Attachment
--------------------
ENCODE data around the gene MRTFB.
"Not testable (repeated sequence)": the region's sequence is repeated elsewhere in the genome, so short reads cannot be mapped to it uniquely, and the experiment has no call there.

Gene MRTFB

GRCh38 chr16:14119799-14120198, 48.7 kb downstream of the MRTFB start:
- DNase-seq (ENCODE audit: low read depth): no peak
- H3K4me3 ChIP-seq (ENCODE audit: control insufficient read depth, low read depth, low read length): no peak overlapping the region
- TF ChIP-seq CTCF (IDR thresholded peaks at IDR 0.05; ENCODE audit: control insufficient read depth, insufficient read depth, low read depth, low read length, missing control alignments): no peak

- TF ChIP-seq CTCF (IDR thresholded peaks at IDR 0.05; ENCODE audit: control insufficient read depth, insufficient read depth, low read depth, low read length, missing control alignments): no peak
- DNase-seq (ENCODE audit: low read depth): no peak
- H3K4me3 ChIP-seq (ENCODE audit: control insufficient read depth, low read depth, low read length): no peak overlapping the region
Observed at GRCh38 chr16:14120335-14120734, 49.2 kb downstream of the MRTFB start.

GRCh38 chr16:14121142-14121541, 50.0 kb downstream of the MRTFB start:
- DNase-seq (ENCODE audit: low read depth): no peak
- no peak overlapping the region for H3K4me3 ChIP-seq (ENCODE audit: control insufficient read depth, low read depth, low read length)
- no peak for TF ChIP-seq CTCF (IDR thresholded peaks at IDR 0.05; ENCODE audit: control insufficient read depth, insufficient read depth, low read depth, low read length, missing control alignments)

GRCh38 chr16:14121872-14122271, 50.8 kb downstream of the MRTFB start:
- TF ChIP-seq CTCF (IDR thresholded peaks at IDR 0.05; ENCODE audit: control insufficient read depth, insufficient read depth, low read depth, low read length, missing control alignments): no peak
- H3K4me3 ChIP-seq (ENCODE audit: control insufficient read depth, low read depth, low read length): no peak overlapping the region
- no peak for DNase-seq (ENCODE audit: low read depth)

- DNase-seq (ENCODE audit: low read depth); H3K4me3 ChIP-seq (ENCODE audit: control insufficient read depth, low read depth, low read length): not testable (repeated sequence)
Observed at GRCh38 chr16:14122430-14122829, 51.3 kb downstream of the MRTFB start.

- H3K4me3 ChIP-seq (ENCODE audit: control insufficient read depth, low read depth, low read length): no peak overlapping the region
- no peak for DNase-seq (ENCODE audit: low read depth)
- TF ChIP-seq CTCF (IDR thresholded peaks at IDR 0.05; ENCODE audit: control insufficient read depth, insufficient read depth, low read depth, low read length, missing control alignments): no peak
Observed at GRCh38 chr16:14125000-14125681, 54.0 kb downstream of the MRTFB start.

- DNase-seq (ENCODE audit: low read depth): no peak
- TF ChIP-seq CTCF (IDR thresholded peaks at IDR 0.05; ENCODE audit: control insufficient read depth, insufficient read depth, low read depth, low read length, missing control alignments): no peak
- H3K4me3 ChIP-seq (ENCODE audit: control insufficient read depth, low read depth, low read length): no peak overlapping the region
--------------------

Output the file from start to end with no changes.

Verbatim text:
ENCODE data around the gene MRTFB.
"Not testable (repeated sequence)": the region's sequence is repeated elsewhere in the genome, so short reads cannot be mapped to it uniquely, and the experiment has no call there.

Gene MRTFB

GRCh38 chr16:14119799-14120198, 48.7 kb downstream of the MRTFB start:
- DNase-seq (ENCODE audit: low read depth): no peak
- H3K4me3 ChIP-seq (ENCODE audit: control insufficient read depth, low read depth, low read length): no peak overlapping the region
- TF ChIP-seq CTCF (IDR thresholded peaks at IDR 0.05; ENCODE audit: control insufficient read depth, insufficient read depth, low read depth, low read length, missing control alignments): no peak

- TF ChIP-seq CTCF (IDR thresholded peaks at IDR 0.05; ENCODE audit: control insufficient read depth, insufficient read depth, low read depth, low read length, missing control alignments): no peak
- DNase-seq (ENCODE audit: low read depth): no peak
- H3K4me3 ChIP-seq (ENCODE audit: control insufficient read depth, low read depth, low read length): no peak overlapping the region
Observed at GRCh38 chr16:14120335-14120734, 49.2 kb downstream of the MRTFB start.

GRCh38 chr16:14121142-14121541, 50.0 kb downstream of the MRTFB start:
- DNase-seq (ENCODE audit: low read depth): no peak
- no peak overlapping the region for H3K4me3 ChIP-seq (ENCODE audit: control insufficient read depth, low read depth, low read length)
- no peak for TF ChIP-seq CTCF (IDR thresholded peaks at IDR 0.05; ENCODE audit: control insufficient read depth, insufficient read depth, low read depth, low read length, missing control alignments)

GRCh38 chr16:14121872-14122271, 50.8 kb downstream of the MRTFB start:
- TF ChIP-seq CTCF (IDR thresholded peaks at IDR 0.05; ENCODE audit: control insufficient read depth, insufficient read depth, low read depth, low read length, missing control alignments): no peak
- H3K4me3 ChIP-seq (ENCODE audit: control insufficient read depth, low read depth, low read length): no peak overlapping the region
- no peak for DNase-seq (ENCODE audit: low read depth)

- DNase-seq (ENCODE audit: low read depth); H3K4me3 ChIP-seq (ENCODE audit: control insufficient read depth, low read depth, low read length): not testable (repeated sequence)
Observed at GRCh38 chr16:14122430-14122829, 51.3 kb downstream of the MRTFB start.

- H3K4me3 ChIP-seq (ENCODE audit: control insufficient read depth, low read depth, low read length): no peak overlapping the region
- no peak for DNase-seq (ENCODE audit: low read depth)
- TF ChIP-seq CTCF (IDR thresholded peaks at IDR 0.05; ENCODE audit: control insufficient read depth, insufficient read depth, low read depth, low read length, missing control alignments): no peak
Observed at GRCh38 chr16:14125000-14125681, 54.0 kb downstream of the MRTFB start.

- DNase-seq (ENCODE audit: low read depth): no peak
- TF ChIP-seq CTCF (IDR thresholded peaks at IDR 0.05; ENCODE audit: control insufficient read depth, insufficient read depth, low read depth, low read length, missing control alignments): no peak
- H3K4me3 ChIP-seq (ENCODE audit: control insufficient read depth, low read depth, low read length): no peak overlapping the region